It showed quarterback Dorian Thompson-Robinson playing the role Fresno State’s Jake Haener played a week earlier in the Rose Bowl:
Battered, hobbling, in obvious pain, and needing treatment on the sideline, Thompson-Robinson nevertheless directed a 13-play, fourth-quarter touchdown drive that secured the victory.
It was exactly the kind of drive we saw so often from Stanford during its decade-plus of dominance in the series. The Cardinal knew what was coming and still couldn’t stop UCLA, which rushed for 204 yards and converted 53% of its third downs.
And for readers who haven’t picked up on our theme of the night, we’ll make it clear: Both UCLA and Oregon State rode their offensive lines to road wins over opponents that have generally tormented them for years.
The conference title will be won up front. And to be honest, we’re not yet sure which teams have the advantage.
4. Oregon wins, and wins
The Pac-12’s best hope for the College Football Playoff could not have asked for a better result from the other coast.
Clemson’s stunning loss to N.C. State knocked a perennial playoff team out of the race and effectively flattened the ACC’s chances of sending a team to the CFP.
The Tigers have two losses (Georgia and N.C. State), while the remaining unbeaten or one-loss teams from the ACC are as follows: Wake Forest, N.C. State, Louisville, Boston College, Syracuse, Virginia Tech, Duke and Pittsburgh.
None of them are good enough to finish 13-0 and none of them are getting in with one loss. Certainly, they would never squeeze out Oregon if the Ducks were to finish 13-0 or 12-1 and win the Pac-12 title.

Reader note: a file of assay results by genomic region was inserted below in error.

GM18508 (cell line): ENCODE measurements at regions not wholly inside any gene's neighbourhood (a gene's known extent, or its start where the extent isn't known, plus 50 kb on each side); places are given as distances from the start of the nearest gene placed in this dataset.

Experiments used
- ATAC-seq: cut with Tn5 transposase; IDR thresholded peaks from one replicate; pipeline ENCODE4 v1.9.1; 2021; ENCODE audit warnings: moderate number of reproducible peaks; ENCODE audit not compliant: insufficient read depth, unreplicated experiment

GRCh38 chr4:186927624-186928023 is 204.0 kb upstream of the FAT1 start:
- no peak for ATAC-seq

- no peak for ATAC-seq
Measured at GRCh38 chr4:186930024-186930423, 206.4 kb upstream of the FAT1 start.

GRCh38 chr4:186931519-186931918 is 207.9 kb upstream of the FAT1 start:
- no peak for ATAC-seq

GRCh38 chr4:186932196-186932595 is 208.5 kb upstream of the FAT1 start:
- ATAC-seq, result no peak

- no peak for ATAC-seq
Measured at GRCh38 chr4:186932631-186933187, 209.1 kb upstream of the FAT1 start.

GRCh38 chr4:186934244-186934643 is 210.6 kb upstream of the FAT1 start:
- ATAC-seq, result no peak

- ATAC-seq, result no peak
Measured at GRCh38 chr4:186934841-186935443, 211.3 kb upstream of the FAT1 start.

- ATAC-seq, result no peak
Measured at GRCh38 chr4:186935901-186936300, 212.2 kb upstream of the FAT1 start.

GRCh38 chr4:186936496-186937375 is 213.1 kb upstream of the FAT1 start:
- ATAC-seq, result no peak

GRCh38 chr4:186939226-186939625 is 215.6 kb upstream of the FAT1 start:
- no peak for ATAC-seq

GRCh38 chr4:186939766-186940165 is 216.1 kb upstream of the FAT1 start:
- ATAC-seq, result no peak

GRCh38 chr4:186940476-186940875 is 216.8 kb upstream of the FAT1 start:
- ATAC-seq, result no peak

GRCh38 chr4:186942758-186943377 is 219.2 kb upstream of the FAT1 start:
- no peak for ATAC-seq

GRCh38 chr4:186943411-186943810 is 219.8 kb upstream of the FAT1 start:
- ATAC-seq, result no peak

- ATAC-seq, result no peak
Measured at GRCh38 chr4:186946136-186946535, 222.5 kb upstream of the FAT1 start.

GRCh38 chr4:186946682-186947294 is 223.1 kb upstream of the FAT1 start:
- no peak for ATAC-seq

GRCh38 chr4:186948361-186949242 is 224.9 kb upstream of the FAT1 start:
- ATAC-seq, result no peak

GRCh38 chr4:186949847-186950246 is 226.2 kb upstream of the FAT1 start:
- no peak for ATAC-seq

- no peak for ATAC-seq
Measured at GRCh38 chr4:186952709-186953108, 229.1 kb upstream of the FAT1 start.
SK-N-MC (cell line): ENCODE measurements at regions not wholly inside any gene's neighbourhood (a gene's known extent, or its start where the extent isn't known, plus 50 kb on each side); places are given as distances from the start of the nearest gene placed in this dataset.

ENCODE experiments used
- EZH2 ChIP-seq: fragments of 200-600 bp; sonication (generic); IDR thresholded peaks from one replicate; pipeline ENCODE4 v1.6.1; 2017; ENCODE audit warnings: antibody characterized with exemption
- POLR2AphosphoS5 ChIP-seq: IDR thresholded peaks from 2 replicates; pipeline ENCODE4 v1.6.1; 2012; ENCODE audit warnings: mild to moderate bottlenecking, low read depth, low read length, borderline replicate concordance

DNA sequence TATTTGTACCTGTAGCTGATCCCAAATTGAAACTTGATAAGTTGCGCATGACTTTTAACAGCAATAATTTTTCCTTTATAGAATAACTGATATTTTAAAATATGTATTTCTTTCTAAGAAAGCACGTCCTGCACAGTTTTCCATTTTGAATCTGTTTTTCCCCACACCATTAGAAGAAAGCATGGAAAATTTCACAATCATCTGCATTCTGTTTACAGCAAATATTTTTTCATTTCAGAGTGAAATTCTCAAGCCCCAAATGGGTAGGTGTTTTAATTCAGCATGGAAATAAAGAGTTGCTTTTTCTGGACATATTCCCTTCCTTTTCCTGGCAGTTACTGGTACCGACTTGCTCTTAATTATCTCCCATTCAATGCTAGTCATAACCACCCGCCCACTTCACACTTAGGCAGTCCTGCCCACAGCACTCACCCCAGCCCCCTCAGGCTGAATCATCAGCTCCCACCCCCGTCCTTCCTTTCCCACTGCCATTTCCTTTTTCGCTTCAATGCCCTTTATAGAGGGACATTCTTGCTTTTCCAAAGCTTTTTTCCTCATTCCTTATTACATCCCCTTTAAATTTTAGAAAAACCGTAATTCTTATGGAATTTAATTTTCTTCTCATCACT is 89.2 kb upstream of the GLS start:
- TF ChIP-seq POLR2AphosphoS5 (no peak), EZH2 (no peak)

What’s more, Oklahoma — the only Big 12 team that could snare a bid away from one-loss Oregon — looked rickety in a narrow victory over West Virginia.
Yes, Notre Dame was impressive; Alabama and Georgia won easily; and the Big Ten still has five unbeaten teams.
But clearly, there is room for newcomers on the top tier of the playoff rankings.
Especially newcomers who have a Power Five championship and a victory at Ohio State on their resume.
5. No. 2s to the rescue
Despite throwing five interceptions — five! — Arizona quarterback Jordan McCloud is expected to start the next game (against UCLA).
Why? Because McCloud remains the team’s best option, which underscores one of the major issues in Tucson but also highlights an emerging trend across the conference.
For at least five teams, a quarterback who didn’t start the season opener provides the best chance for success.
— McCloud, a transfer from USF who joined the program over the summer, was No. 3 on the depth chart behind Gunner Cruz and Will Plummer.
— USC freshman Jaxson Dart, while currently injured, should start over Kedon Slovis once he’s healthy.
— Oregon State’s season has gone next-level since the switch to Nolan from Sam Noyer, who transferred in from Colorado.
— Stanford started Jack West in the opener but quickly realized Tanner McKee was a vastly better option.
— And Utah has hitched its fate to Cam Rising, who sat on the bench for three games behind transfer Charlie Brewer.
(There might be a sixth instance, but Washington State’s quarterback situation is unsettled because of injuries.)
All of which highlights the difficult nature of managing the quarterback room in the era of the transfer portal and the risk that comes with relying on newcomers to direct an unfamiliar offense.
The top six or eight quarterbacks in the conference at the moment are in their second season (if not third or fourth) in the system.